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Victor Hugo Short Poems

Famous Short Victor Hugo Poems. Short poetry by famous poet Victor Hugo. A collection of the all-time best Victor Hugo short poems


by Victor Hugo
 ("Les feuilles qui gisaient.") 


 The leaves that in the lonely walks were spread, 
 Starting from off the ground beneath the tread, 
 Coursed o'er the garden-plain; 
 Thus, sometimes, 'mid the soul's deep sorrowings, 
 Our soul a moment mounts on wounded wings, 
 Then, swiftly, falls again. 


 







by Victor Hugo
 ("Aveugle comme Homère.") 
 
 {Improvised at the Café de Paris.} 


 Blind, as was Homer; as Belisarius, blind, 
 But one weak child to guide his vision dim. 
 The hand which dealt him bread, in pity kind— 
 He'll never see; God sees it, though, for him. 
 
 H.L.C., "London Society." 


 





by Victor Hugo
 The Grave said to the Rose, 
"What of the dews of dawn, 
Love's flower, what end is theirs?" 
"And what of spirits flown, 
The souls whereon doth close 
The tomb's mouth unawares?" 
The Rose said to the Grave.
The Rose said, "In the shade From the dawn's tears is made A perfume faint and strange, Amber and honey sweet.
" "And all the spirits fleet Do suffer a sky-change, More strangely than the dew, To God's own angels new," The Grave said to the Rose.

by Victor Hugo
 ("Qu'avez-vous, mes frères?") 
 
 {XI., September, 18288.} 
 
 "Have you prayed tonight, Desdemona?" 


 





by Victor Hugo
 {Inscription under a Statue of the Virgin and Child, at Guernsey.—The 
 poet sees in the emblem a modern Atlas, i.e., Freedom supporting the 
 World.} 
 
 ("Le peuple est petit.") 


 Weak is the People—but will grow beyond all other— 
 Within thy holy arms, thou fruitful victor-mother! 
 O Liberty, whose conquering flag is never furled— 
 Thou bearest Him in whom is centred all the World. 


 





by Victor Hugo
 ("Lorsqu'à l'antique Olympe immolant l'evangile.") 
 
 {Bk. II. v., 1823.} 
 
 {There was in Rome one antique usage as follows: On the eve of the 
 execution day, the sufferers were given a public banquet—at the prison 
 gate—known as the "Free Festival."—CHATEAUBRIAND'S "Martyrs."} 


 





by Victor Hugo
 ("Un Ange vit un jour.") 
 
 {LA PITIÉ SUPREME VIII., 1881.} 


 When an angel of kindness 
 Saw, doomed to the dark, 
 Men framed in his likeness, 
 He sought for a spark— 
 Stray gem of God's glory 
 That shines so serene— 
 And, falling like lark, 
 To brighten our story, 
 Pure Pity was seen. 


 





by Thomas Hardy
 Child, were I king, I'd yield my royal rule,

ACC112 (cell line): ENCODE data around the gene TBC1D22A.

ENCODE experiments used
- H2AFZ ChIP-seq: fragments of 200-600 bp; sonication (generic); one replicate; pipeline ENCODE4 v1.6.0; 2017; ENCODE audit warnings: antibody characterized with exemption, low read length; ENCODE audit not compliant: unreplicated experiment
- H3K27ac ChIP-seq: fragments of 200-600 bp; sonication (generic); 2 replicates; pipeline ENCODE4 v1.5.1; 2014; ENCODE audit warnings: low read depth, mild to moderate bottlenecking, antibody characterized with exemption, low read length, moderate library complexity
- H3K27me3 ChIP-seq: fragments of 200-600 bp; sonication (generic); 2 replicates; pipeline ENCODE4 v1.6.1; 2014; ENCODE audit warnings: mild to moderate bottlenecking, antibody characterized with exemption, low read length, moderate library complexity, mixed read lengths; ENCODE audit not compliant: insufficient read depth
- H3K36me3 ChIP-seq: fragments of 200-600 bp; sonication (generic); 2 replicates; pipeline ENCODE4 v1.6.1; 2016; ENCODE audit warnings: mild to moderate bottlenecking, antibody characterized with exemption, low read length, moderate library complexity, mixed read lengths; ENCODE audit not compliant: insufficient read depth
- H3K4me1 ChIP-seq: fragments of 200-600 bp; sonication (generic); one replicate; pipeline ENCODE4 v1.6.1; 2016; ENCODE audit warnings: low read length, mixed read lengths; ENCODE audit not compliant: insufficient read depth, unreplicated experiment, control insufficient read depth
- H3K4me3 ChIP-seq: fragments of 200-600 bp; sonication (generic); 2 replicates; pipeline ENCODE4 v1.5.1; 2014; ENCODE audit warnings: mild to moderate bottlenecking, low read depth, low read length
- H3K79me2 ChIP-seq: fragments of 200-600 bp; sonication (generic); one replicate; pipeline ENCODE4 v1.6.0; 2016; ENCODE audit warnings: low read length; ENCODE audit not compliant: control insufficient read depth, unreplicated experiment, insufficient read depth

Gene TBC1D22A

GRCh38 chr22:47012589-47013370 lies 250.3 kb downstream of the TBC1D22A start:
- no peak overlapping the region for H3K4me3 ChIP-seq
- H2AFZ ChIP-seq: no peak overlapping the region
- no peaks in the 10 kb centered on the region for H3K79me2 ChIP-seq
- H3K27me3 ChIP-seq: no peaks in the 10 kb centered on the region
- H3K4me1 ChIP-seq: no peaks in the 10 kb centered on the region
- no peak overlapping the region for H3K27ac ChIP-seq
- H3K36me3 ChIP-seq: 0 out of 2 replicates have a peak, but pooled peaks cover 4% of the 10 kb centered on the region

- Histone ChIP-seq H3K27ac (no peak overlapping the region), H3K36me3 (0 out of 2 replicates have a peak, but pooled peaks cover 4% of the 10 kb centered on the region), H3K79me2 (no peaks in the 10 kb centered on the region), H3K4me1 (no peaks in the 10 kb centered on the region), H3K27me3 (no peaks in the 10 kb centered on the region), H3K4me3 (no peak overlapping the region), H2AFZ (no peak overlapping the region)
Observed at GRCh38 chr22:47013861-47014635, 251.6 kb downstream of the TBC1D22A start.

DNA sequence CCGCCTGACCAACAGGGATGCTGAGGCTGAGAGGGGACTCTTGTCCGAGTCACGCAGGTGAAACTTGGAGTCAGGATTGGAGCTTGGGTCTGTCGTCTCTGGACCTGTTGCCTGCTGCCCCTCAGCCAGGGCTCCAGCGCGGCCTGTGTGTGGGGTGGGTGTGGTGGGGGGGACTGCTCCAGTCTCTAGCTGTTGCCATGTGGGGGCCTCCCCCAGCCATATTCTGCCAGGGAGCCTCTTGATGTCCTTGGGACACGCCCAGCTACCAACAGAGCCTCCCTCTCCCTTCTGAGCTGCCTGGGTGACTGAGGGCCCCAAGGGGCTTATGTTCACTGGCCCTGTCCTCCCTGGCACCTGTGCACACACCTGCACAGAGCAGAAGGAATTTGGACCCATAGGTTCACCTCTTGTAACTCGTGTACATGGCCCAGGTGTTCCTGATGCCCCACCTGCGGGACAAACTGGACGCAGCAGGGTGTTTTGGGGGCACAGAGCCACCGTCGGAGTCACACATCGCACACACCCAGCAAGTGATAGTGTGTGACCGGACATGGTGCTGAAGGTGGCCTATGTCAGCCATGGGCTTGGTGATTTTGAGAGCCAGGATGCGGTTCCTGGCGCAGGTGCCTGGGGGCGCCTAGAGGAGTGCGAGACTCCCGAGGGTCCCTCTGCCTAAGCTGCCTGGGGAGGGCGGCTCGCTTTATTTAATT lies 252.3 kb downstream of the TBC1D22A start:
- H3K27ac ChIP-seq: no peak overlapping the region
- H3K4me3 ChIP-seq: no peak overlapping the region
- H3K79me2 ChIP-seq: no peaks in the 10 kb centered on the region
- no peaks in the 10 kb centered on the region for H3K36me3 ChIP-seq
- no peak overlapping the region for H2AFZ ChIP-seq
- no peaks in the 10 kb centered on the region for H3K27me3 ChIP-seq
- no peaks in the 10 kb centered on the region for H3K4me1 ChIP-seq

My chariot, sceptre, vassal-service due, 
My crown, my porphyry-basined waters cool, 
My fleets, whereto the sea is but a pool, 
 For a glance from you! 

Love, were I God, the earth and its heaving airs, 
 Angels, the demons abject under me, 
Vast chaos with its teeming womby lairs, 
Time, space, all would I give--aye, upper spheres, 
 For a kiss from thee!

by Victor Hugo
 ("O palais, sois bénié.") 
 
 {II., June, 1839.} 


 Palace and ruin, bless thee evermore! 
 Grateful we bow thy gloomy tow'rs before; 
 For the old King of France{1} hath found in thee 
 That melancholy hospitality 
 Which in their royal fortune's evil day, 
 Stuarts and Bourbons to each other pay. 
 
 Fraser's Magazine. 
 
 {Footnote 1: King Charles X.} 


 





by Victor Hugo
 ("Vous voilà dans la froide Angleterre.") 
 
 {Bk. III. xlvii., Jersey, Sept. 19, 1854.} 


 You may doubt I find comfort in England 
 But, there, 'tis a refuge from dangers! 
 Where a Cromwell dictated to Milton, 
 Republicans ne'er can be strangers! 


 





by Victor Hugo
 Where are the hapless shipmen?—disappeared, 
 Gone down, where witness none, save Night, hath been, 
 Ye deep, deep waves, of kneeling mothers feared, 
 What dismal tales know ye of things unseen? 
 Tales that ye tell your whispering selves between 
 The while in clouds to the flood-tide ye pour; 
 And this it is that gives you, as I ween, 
 Those mournful voices, mournful evermore, 
 When ye come in at eve to us who dwell on shore. 


 





by Victor Hugo
 ("Laissez-moi pleurer sur cette race.") 
 
 {I. v.} 


 Oh! let me weep that race whose day is past, 
 By exile given, by exile claimed once more, 
 Thrice swept away upon that fatal blast. 
 Whate'er its blame, escort we to our shore 
 These relics of the monarchy of yore; 
 And to th' outmarching oriflamme be paid 
 War's honors by the flag on Fleurus' field displayed! 
 
 Fraser's Magazine 


 





by Victor Hugo
 ("Où vas-tu donc, jeune âme.") 
 
 {XV.} 


 





by Victor Hugo
 ("Vous qui pleurez, venez à ce Dieu.") 
 
 {Bk. III. iv., March, 1842.} 


 Ye weepers, the Mourner o'er mourners behold! 
 Ye wounded, come hither—the Healer enfold! 
 Ye gloomy ones, brighten 'neath smiles quelling care— 
 Or pass—for this Comfort is found ev'rywhere. 
 
 {Footnote 1: Music by Gounod.} 


 





by Victor Hugo
 {Bought with the proceeds of Readings of "Les Châtiments" during 
 the Siege of Paris.} 
 
 {1872.} 


 Thou deadly crater, moulded by my muse, 
 Cast thou thy bronze into my bowed and wounded heart, 
 And let my soul its vengeance to thy bronze impart! 


 





by Victor Hugo
 ("Comme dans les étangs.") 
 
 {X., May, 1839.} 


 As in some stagnant pool by forest-side, 
 In human souls two things are oft descried; 
 The sky,—which tints the surface of the pool 
 With all its rays, and all its shadows cool; 
 The basin next,—where gloomy, dark and deep, 
 Through slime and mud black reptiles vaguely creep. 
 
 R.F. HODGSON 


 





by Victor Hugo
 ("Pendant que dans l'auberge.") 
 
 {Bk. IV. xiii., Jersey, November, 1852.} 


 While in the jolly tavern, the bandits gayly drink, 
 Upon the haunted highway, sharp hoof-beats loudly clink? 
 Yea; past scant-buried victims, hard-spurring sturdy steed, 
 A mute and grisly rider is trampling grass and weed, 
 And by the black-sealed warrant which in his grasp shines clear, 
 I known it is the Future—God's Justicer is here!